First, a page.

Quiet the Noise of Advertising

Hello again to my new and old beloved readers! Today I’d like to focus some attention on the influence of modern media and social advertising hype, and posit some ideas for reducing the noise and influence these variables hold in our lives.

Over the past 12 months in particular, I’ve become very interested in the growing awareness I am cultivating of how advertising and media influences our drive to shop.

I think we are all aware in our deeper conscious mind that modern media, advertising, and marketing campaigns are trying to sell us something, but prior to embarking on this journey, I recall that my level of daily awareness of marketing strategies was very poor indeed, and clouded by the way I’d always behaved – as a consumer on the hunt for the next great thing. I wasn’t a shopaholic. But I did relate to an internal restlessness and was driven by a need for perfection – for the perfect wardrobe, home décor, shade of lip colour, you name it. As a result, I would find myself willingly drawn into the opportunity to acquire this perfection through actively engaging with radio and television advertisements, magazine advertisements and articles, and social media brands.

At the time, I looked around and saw others doing this too. I didn’t have the level of awareness I do now, to know that I was seeking out said perfection, it was simply a mode of operation endorsed as fairly standard but that had never been challenged. I’m confident that many of you may relate to this either previously or currently on your journeys. Whilst I knew I was being sold to, it didn’t stop me from buying, or from lusting. And after the dopamine had worn off, after a purchase, the yearning and restlessness would kick back in.

As my priorities have slowly shifted away from acquiring things to being content with what I have, I feel like my awareness of media and advertising has become significantly honed. I am not bullet-proof by any means – I can still be seduced by a visually appealing or spellbinding advertisement – but I seem to have grown the part of my brain that pauses and questions “Do I really need this?”, “What am I being sold”, and “Will I really be better off if I purchase this thing?”. As a therapist and avid enthusiast of brain plasticity, I’d like to think I am positively re-programming my neural pathways through my repeated behaviours and new patterns of thinking! Use it and improve it indeed!

What I have come to realise is that we do have a significant amount of control over what we consume (watch/see/hear). By taking deliberate steps to audit and reduce my daily exposure to advertisements or ‘hype media’, I can tell you that I feel significantly happier and more focused in my day.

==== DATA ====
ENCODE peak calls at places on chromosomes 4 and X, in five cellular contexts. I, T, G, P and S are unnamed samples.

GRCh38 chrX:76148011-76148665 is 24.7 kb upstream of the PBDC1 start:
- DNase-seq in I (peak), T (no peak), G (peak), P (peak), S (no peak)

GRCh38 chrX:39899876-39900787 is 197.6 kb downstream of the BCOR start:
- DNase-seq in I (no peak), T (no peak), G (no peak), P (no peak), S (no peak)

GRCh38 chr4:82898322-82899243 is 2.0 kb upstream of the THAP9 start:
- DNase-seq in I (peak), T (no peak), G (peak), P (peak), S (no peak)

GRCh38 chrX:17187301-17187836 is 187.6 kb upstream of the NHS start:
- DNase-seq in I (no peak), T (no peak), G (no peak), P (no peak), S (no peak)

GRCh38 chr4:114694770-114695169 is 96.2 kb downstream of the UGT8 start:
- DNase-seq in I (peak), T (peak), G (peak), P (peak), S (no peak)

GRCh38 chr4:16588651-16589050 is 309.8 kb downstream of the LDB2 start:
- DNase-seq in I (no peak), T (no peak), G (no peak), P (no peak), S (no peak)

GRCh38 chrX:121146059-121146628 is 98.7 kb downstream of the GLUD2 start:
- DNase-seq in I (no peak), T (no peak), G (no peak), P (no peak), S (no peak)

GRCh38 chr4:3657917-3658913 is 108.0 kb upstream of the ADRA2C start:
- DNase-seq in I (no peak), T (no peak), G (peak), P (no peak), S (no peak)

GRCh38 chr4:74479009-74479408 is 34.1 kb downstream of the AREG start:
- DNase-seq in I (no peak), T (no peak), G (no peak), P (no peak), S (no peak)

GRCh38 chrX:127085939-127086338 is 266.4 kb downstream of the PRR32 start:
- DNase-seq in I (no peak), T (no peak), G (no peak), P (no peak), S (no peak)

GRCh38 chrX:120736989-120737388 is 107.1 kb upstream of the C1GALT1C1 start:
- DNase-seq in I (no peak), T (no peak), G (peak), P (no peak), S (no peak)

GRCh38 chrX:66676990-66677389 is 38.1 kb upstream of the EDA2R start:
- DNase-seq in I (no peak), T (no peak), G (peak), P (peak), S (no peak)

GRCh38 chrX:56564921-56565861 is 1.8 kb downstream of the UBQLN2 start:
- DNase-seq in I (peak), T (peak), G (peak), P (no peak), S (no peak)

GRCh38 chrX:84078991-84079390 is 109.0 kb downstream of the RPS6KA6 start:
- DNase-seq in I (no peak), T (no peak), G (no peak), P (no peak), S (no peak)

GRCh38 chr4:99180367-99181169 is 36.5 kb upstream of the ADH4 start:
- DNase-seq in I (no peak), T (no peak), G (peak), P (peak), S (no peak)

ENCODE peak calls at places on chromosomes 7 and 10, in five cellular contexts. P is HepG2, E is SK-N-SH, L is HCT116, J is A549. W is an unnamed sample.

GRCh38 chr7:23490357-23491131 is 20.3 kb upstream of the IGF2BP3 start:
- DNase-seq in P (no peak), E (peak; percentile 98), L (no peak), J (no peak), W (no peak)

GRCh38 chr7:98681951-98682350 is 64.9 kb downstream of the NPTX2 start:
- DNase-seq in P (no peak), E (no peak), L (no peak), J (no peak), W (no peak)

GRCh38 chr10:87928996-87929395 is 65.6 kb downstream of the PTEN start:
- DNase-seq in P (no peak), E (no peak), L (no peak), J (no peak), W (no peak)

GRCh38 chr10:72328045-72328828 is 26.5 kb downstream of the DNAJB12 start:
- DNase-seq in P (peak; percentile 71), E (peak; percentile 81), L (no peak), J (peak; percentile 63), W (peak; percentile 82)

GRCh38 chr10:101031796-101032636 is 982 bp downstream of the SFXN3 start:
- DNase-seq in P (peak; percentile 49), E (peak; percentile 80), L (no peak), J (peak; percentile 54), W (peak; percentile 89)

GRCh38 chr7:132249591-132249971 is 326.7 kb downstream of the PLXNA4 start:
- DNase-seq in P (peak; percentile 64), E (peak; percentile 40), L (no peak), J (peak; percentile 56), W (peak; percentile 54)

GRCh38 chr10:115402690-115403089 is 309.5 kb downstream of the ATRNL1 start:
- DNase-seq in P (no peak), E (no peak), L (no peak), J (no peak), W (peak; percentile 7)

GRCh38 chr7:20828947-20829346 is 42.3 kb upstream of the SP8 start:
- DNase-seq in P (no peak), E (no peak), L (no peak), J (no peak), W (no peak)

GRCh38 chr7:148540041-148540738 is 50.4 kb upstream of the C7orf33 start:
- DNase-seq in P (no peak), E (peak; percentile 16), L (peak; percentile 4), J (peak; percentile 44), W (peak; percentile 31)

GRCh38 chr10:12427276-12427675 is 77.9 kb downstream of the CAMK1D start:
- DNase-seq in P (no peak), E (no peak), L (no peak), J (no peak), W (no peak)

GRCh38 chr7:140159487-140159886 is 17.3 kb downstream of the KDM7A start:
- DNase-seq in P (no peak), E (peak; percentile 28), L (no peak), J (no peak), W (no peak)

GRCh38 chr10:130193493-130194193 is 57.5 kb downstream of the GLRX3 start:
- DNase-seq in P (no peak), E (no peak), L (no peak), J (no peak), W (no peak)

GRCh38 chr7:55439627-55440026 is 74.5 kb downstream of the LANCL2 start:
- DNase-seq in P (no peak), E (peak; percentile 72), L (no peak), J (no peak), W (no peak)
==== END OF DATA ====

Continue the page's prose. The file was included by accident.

I have eliminated:

  • Breakfast television programs – for me, the amount of noise and chatter as well as advertisements and ‘non-news’ was too much. I haven’t missed it at all and my mornings are significantly calmer and more focused without the buzz of that in the background.
  • Purchasing or borrowing magazines (particularly gossip, celebrity or fashion/beauty focused publications) – I didn’t buy a lot before, but I don’t buy any now. I am richer of wallet and mind and feel much more content within myself.
  • I’ve unfollowed a lot of accounts on social media which promote products, services or messages that don’t resonate with my interests or ethos.

I have greatly reduced or substituted:

  • Mainstream radio stations (can’t stand the empty chatter!) in favour of listening to my favourite podcasts! I usually listen to an AM station news bulletin on my way to/from work (so I am not at risk of living under a rock) and then tune into my favourite podcasts via the Podcasts app (free) on my iPhone. My daily work commute time has become so much more enriched and meaningful since making this transition!
  • Early morning media consumption full stop. I consciously allow 20-30 minutes or so of waking up before consulting my phone and have found this to allow my brain to focus without distraction and intentionally engage with my morning wake up routine. How often do we turn off our phone alarm clock and dive straight into checking notifications? – it takes intentionality to put your phone down, but it’s so powerful because you get to take control of your time and allow your brain the peace it needs to wake up and engage with your surroundings calmly.

Each of the changes I have made are small but significant and work for me but perhaps not for everyone. The point is to consider your personal preferences, interests, priorities and threshold for consumption of media and advertisements and make adjustments as necessary to support your equilibrium.

The fact that I hold fast to these actions/choices daily means that they have naturally become embedded in my lifestyle. If we allowed it to, the digital world and bombastic nature of overt and subliminal advertising would likely overwhelm us. Advertising is not malevolent; but in my opinion it needs to be actively regulated and consciously engaged with. Take back control and discover the peace that exists beyond the buzz of consumption.

What is one simple step you can start doing before you go to sleep tonight, to help reduce the excessive chatter of media and advertising? Leave me a comment below and let’s start a conversation.

Until next time – have a great week. Simplify, focus, pursue and count your blessings.

Sarah x







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